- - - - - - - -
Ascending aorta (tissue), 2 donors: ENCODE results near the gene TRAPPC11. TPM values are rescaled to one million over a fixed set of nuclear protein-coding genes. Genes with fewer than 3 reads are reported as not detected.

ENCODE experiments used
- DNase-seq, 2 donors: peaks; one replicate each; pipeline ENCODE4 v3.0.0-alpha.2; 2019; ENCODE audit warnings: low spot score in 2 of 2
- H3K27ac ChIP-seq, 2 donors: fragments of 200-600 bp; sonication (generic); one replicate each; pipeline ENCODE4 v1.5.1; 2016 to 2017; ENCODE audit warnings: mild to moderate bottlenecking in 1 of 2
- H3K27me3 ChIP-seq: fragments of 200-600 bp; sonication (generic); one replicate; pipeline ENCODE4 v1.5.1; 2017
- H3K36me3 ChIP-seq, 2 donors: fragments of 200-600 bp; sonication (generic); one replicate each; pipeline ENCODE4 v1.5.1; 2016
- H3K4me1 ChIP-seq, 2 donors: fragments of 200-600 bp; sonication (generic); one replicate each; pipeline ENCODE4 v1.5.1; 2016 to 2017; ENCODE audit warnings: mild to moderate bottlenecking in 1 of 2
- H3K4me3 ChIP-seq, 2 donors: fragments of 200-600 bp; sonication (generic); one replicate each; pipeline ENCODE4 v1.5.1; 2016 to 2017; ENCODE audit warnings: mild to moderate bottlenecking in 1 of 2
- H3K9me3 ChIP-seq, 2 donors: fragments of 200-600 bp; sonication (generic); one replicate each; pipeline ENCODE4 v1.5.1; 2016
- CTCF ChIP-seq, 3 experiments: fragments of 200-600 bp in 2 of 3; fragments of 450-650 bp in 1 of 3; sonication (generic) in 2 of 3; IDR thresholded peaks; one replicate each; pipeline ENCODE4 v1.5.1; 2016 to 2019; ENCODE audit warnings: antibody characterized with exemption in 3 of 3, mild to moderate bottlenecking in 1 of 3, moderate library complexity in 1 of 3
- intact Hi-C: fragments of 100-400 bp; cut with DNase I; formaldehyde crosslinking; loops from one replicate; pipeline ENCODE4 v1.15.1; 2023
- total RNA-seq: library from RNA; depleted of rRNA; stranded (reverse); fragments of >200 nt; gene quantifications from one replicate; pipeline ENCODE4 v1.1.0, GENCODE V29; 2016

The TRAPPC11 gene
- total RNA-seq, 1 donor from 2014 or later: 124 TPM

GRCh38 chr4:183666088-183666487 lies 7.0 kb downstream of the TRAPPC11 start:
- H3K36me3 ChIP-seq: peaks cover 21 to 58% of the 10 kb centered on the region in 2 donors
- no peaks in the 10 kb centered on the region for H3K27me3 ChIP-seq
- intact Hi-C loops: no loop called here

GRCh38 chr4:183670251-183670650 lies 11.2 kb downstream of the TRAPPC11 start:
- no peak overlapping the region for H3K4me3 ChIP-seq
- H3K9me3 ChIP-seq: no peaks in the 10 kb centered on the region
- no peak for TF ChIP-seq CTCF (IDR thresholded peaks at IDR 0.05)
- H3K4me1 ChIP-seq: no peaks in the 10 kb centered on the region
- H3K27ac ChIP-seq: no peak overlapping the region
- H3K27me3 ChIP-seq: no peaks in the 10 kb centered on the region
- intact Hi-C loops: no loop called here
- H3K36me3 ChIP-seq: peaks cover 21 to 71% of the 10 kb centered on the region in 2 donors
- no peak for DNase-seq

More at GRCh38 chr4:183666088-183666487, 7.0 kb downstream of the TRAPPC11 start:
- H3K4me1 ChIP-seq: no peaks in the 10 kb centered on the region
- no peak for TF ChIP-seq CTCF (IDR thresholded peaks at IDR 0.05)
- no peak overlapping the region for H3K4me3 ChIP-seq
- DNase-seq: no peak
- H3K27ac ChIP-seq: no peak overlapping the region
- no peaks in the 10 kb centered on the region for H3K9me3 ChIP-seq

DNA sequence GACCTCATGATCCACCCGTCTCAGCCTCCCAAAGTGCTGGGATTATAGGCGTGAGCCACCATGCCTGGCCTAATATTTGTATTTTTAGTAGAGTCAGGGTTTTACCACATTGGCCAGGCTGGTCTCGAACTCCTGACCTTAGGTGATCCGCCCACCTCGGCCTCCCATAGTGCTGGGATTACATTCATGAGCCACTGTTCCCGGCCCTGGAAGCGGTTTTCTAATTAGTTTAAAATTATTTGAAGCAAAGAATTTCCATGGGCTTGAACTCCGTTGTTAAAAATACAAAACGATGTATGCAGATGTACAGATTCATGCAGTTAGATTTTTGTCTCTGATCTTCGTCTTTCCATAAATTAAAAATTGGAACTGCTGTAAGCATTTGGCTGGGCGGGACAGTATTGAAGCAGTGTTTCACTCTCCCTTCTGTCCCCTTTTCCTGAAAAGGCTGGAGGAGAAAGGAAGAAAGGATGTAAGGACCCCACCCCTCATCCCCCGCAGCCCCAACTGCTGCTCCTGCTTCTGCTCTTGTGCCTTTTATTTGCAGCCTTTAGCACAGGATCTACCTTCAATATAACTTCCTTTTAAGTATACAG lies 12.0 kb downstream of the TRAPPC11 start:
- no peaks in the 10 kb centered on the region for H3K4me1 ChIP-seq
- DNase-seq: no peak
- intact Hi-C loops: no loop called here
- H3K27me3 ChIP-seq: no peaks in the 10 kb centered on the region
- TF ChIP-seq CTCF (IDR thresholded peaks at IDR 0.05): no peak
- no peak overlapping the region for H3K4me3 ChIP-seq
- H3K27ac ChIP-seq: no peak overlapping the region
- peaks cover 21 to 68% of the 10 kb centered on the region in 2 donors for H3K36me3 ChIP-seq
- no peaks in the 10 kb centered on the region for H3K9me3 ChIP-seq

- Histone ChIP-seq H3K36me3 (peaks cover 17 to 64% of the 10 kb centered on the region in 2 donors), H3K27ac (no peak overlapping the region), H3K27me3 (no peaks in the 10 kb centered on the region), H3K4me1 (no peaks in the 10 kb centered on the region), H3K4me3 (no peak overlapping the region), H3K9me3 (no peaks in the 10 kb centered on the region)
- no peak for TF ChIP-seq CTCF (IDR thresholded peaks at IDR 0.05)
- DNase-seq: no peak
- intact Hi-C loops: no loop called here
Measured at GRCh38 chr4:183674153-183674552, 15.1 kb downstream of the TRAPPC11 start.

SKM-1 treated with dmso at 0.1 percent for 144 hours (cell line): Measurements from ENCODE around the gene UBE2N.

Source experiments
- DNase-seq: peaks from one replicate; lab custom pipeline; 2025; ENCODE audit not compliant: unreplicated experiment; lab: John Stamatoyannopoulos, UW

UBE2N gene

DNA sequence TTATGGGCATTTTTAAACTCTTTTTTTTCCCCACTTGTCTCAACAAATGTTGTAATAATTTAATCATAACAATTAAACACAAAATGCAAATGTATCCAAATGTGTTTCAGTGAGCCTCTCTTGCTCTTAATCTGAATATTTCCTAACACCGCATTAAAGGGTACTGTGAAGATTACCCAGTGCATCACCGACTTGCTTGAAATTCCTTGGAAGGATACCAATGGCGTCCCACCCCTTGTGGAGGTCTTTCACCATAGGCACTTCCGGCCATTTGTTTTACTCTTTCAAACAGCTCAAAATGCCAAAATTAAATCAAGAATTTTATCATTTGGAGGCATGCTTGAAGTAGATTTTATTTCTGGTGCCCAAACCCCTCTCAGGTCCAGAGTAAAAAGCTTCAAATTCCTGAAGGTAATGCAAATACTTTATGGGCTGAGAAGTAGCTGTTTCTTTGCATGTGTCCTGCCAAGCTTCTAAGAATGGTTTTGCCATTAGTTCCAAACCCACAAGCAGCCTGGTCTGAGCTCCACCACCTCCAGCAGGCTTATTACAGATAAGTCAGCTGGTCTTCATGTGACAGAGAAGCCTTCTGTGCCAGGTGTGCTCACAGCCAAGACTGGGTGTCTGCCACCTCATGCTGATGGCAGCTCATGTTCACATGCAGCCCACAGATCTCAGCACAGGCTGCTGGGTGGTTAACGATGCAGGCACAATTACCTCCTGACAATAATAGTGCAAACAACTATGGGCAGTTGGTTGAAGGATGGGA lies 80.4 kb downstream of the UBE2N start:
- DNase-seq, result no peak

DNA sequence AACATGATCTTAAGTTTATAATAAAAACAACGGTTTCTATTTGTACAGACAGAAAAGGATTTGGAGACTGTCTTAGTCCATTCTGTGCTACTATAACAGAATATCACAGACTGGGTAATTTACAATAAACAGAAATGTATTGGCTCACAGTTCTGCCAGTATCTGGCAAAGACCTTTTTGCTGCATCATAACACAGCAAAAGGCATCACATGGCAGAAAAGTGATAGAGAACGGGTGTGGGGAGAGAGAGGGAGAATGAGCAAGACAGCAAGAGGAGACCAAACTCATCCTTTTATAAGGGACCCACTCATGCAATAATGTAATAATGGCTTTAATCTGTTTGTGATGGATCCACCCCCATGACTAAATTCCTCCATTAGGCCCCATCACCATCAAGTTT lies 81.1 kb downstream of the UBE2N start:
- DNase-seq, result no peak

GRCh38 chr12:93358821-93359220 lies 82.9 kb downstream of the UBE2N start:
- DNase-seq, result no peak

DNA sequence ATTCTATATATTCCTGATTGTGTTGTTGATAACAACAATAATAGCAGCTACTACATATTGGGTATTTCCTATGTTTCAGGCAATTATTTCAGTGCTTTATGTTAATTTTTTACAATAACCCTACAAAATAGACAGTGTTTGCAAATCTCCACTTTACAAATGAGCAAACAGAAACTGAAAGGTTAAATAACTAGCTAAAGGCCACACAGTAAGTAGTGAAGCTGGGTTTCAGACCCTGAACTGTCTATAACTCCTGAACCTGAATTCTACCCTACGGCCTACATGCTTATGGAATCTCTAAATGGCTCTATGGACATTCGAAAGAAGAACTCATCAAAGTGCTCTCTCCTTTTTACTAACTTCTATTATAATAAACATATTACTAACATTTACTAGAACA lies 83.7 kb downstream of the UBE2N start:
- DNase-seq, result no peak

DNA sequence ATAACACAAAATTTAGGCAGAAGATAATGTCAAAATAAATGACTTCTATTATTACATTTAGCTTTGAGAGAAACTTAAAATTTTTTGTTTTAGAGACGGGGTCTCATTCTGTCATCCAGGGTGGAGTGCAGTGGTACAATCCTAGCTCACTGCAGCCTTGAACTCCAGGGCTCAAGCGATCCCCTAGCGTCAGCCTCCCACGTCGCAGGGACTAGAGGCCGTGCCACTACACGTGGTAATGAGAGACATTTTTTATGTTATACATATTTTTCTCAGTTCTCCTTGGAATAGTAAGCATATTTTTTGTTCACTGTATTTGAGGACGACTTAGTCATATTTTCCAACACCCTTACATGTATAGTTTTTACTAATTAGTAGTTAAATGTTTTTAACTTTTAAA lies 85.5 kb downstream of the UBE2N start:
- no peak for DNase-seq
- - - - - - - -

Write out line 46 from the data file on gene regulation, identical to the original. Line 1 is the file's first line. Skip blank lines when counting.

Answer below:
- Histone ChIP-seq H3K36me3 (peaks cover 17 to 64% of the 10 kb centered on the region in 2 donors), H3K27ac (no peak overlapping the region), H3K27me3 (no peaks in the 10 kb centered on the region), H3K4me1 (no peaks in the 10 kb centered on the region), H3K4me3 (no peak overlapping the region), H3K9me3 (no peaks in the 10 kb centered on the region)